- Title: Savaging the Civilized: Verrier Elwin, His Tribals, and India
- Author: Ramachandra Guha
- ISBN: 9780226310473
- Page: 480
- Format: Hardcover
Verrier Elwin 1902 1964 was unquestionably the most colorful and influential non official Englishman to live and work in twentieth century India A prolific writer, Elwin s ethnographic studies and popular works on India s tribal customs, art, myth and folklore continue to generate controversy.Described by his contemporaries as a cross between Albert Schweitzer and PaulVerrier Elwin 1902 1964 was unquestionably the most colorful and influential non official Englishman to live and work in twentieth century India A prolific writer, Elwin s ethnographic studies and popular works on India s tribal customs, art, myth and folklore continue to generate controversy.Described by his contemporaries as a cross between Albert Schweitzer and Paul Gauguin, Elwin was a man of contradictions, at times taking on the role of evangelist, social worker, political activist, poet, government worker, and He rubbed elbows with the elite of both Britain and India, yet found himself equally at home among the impoverished and destitute Intensely political, the Oxford trained scholar tirelessly defended the rights of the indigenous and, despite the deep religious influences of St Francis and Mahatma Gandhi on his early career, staunchly opposed Hindu and Christian puritans in the debate over the future of India s tribals Although he was ordained as an Anglican priest, Elwin was married twice to tribal women and enthusiastically and publicly extolled the tribals practice of free sex Later, as prime minister Nehru s friend and advisor in independent India, his compelling defense of tribal hedonism made him at once hugely influential, extremely controversial, and the polemical focal point of heated discussions on tribal policy and economic development.Savaging the Civilized is both biography and history, an exploration through Elwin s life of some of the great debates of the twentieth century the future of development, cultural assimilation versus cultural difference, the political practice of postcolonial as opposed to colonial governments, and the moral practice of writers and intellectuals.
Recent Comments "Savaging the Civilized: Verrier Elwin, His Tribals, and India"
Ramachandra Guha, through his individual effort, has produced more and better work than most expensively staffed and large Indian research organisations.
Dr. Verrier Elwin is probably forgotten completely in Britain today. For the generation like me, who were born in independent India after 1947, Dr.Elwin is an unknown quantity because our history books do not even mention him by name, leave alone talk about his achievements in India. It is such a pity because it is the loss of us Indians that we have to learn about him and his role in contemporary Indian history through such splendid works like that of Dr.Guha. Prior to reading this book, I had [...]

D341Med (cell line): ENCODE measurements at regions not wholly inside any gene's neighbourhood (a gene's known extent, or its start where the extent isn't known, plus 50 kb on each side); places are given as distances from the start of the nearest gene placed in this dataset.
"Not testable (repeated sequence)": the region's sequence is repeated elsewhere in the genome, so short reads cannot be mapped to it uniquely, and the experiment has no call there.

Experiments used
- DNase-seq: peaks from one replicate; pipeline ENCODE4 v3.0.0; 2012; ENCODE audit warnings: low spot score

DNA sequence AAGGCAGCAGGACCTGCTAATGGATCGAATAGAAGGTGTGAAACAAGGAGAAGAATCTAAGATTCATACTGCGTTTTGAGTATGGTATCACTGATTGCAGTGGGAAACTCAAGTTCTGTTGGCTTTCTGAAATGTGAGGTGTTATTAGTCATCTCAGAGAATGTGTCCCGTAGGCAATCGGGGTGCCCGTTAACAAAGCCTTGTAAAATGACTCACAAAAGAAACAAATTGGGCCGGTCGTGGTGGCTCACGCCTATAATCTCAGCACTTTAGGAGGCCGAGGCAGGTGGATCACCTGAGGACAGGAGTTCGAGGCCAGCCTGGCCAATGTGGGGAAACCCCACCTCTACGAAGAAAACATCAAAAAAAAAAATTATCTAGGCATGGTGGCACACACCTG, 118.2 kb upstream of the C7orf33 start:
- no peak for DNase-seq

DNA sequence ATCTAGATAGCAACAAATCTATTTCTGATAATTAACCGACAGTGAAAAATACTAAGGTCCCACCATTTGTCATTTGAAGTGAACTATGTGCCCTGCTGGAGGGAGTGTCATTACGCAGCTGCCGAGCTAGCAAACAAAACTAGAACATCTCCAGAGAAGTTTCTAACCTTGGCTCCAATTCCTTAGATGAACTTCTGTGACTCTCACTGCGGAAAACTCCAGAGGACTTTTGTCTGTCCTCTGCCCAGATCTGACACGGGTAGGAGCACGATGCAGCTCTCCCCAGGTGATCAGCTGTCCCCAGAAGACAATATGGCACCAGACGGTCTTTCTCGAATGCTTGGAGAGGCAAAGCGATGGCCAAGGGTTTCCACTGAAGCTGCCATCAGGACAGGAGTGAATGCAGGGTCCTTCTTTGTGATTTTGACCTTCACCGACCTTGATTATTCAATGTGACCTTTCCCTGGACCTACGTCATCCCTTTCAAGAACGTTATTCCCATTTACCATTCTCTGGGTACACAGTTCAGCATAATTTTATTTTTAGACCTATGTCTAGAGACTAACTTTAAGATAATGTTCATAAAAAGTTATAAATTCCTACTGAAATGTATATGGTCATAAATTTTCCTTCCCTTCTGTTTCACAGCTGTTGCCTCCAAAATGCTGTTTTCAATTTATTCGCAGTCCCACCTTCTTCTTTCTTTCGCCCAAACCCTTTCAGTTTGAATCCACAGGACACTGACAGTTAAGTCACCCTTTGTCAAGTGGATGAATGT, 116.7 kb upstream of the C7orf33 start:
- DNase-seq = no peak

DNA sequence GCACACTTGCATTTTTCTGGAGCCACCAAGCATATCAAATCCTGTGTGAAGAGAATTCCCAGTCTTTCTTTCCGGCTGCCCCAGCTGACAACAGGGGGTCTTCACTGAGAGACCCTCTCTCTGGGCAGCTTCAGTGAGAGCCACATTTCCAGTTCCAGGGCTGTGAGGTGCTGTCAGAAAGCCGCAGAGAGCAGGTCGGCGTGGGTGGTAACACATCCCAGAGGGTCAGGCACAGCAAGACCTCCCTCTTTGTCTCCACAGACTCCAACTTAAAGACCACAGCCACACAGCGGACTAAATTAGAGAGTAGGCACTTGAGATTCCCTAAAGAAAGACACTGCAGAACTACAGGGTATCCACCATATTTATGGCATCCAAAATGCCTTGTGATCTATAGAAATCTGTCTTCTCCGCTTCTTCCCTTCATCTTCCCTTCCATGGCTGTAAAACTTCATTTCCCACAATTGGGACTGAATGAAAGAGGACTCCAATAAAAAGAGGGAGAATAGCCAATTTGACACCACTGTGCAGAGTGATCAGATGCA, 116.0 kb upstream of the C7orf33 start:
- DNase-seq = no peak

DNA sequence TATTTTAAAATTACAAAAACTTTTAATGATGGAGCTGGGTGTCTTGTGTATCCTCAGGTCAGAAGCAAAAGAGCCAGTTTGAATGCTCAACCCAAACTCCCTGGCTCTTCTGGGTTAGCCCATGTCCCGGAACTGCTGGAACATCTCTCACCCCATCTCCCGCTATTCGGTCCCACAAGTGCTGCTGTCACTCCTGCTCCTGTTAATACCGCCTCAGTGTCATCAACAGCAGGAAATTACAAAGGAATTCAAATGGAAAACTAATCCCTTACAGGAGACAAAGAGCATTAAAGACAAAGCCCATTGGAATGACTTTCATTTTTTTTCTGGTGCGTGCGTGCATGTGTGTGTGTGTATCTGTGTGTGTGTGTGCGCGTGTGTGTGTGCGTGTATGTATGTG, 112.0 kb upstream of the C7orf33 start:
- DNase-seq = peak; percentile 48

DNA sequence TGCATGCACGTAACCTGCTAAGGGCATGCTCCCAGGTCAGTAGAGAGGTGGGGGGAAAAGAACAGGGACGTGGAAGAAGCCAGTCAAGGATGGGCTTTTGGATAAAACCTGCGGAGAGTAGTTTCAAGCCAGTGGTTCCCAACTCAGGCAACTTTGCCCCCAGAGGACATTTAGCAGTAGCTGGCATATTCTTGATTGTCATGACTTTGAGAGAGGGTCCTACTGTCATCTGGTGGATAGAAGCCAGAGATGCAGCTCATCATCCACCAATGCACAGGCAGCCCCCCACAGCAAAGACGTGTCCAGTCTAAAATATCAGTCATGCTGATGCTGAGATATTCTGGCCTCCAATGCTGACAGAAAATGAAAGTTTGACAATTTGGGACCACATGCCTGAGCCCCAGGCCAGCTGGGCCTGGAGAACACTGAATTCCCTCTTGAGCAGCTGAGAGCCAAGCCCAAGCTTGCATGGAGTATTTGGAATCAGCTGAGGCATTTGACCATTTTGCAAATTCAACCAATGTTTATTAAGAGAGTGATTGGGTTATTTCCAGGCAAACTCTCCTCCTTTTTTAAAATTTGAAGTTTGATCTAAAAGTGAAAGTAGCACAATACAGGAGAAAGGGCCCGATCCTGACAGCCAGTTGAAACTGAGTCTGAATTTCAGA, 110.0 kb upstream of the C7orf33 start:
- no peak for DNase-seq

I am so glad I found Verrier Elwin through this biography. Verrier Elwin is the (activist) anthropologist for me.
A deep insight into the life and works of Dr. Elwin and his contemporary Indian anthropologists. The author beautifully describes the journey and transformation of Dr. Elwin and the various challenges he had to face personally, professionally and spiritually. The book is an inspiration for people who want to make a difference but are too afraid to give up or sacrifice their present life. The reason for four stars is that the book dwells a bit too much to my liking on Elwin's relationships with t [...]
This book tells about a person who struggles with his ideologies vs practical realities and finally charts his unique path through this struggle. He does make mistakes, mid way corrections but does comes out with a different perspective. Good read especially for people who want to work/working in Tribal areas and in dilemma of what actually constitutes the development of tribals.
Verrier Elwin appears occasionally in the books on Indian sociology wherever a reference to the tribal studies is made. This book goes on to introduce the human side of this Oxford scholar, who for most part remained limited to academics. This book is story of Elwin's life in India. It tells us how a protestant missionary worker transformed with passage of time from a christian to a buddhist (at the very end of his life). It tells how someone who came under the spell of Gandhi ji in the initial [...]
Five stars is for the author to write a wonderful book about a British prist turned Indian anthropologist. The book presents not only an insight to the life and events of Verrier Elwin but also to state of tribals in independent India. The book has attempted to voice the contradicting views as to how tribals should become a part of mainstream 'civilized' life. Barring the criticism Verrier had faced during his lifetime and after, which broadly has strings of personal grudge and jealosy, his cont [...]
This is a rollicking biography of a fascinating and complex personality. Guha does a wonderful job of carefully unpacking the paths Elwin took from clergyman to Gandhi-man to anthropologist in his brief but impactful life. As biography, this book succeeds marvellously. It is slightly less successful in its claims to describe the historical context and the tribal question that Elwin forced into the public consciousness. These, perhaps necessarily, provide only a faint wash against which Guha pain [...]
definitely.e book gives a very good insight into the life of one of the most colourfull and controversial social and cultural anthropologists who made india his home and contributed so much .lovely reading.
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